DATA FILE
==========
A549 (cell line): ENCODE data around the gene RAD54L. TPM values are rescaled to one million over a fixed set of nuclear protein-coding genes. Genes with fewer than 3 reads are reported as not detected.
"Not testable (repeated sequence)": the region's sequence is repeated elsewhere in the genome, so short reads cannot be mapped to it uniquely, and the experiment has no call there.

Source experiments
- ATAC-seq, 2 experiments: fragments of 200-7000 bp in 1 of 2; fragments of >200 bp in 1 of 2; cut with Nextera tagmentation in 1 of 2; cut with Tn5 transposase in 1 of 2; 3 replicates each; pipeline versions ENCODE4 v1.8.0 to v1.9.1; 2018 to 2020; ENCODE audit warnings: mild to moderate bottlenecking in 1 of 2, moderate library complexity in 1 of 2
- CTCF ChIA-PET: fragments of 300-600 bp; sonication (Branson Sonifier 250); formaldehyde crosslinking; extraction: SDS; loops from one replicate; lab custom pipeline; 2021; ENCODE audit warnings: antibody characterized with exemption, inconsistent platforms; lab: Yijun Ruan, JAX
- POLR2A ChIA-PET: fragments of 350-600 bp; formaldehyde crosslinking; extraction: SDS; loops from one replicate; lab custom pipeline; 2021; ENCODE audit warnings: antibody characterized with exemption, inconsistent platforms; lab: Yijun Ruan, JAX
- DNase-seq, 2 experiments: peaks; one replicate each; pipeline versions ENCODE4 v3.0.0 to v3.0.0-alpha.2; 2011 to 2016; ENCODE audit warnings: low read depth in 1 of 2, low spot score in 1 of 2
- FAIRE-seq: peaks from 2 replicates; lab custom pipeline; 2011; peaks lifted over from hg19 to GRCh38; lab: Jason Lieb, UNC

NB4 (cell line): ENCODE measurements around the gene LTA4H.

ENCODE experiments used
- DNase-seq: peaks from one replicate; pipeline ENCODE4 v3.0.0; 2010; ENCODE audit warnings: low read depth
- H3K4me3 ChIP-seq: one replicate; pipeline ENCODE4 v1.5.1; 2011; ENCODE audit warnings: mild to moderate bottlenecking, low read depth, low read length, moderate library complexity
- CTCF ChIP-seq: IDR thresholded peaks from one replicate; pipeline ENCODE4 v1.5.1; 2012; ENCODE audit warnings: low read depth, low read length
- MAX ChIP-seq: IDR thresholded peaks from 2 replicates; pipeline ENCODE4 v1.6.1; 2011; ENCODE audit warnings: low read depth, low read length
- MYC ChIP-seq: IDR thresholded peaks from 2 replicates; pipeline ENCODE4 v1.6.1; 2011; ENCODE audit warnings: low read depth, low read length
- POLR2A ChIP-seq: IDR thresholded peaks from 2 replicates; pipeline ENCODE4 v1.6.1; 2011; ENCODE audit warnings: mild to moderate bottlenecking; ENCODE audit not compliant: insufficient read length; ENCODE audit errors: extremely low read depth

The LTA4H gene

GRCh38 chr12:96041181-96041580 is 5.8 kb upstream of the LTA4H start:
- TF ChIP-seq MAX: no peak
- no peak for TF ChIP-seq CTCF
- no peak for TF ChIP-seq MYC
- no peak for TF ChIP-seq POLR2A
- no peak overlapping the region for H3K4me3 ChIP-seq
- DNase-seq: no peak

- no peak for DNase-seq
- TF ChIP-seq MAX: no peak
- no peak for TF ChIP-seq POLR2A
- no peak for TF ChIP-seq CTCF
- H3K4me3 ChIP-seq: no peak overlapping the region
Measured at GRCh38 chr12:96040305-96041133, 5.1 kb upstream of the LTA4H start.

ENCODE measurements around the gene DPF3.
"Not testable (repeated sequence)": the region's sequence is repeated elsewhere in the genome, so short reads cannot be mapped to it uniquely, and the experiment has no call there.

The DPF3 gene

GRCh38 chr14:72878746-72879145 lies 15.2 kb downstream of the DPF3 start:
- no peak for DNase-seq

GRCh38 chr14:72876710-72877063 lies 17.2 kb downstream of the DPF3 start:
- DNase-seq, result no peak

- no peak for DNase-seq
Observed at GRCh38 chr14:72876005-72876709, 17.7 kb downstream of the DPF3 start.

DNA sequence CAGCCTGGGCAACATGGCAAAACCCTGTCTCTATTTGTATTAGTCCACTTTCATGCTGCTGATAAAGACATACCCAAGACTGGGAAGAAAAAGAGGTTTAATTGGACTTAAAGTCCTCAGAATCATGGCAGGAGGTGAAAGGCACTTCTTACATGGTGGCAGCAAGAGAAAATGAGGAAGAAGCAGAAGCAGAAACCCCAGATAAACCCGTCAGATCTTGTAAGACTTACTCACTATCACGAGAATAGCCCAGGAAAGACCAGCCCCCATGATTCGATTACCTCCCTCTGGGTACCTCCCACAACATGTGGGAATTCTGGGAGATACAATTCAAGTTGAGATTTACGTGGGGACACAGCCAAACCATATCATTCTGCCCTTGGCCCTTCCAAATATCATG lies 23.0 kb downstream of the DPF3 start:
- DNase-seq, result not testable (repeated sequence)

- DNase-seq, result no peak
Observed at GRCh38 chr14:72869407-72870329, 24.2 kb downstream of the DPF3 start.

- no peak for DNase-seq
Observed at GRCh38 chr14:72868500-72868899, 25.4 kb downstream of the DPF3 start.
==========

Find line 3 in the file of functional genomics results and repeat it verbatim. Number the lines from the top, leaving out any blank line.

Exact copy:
Source experiments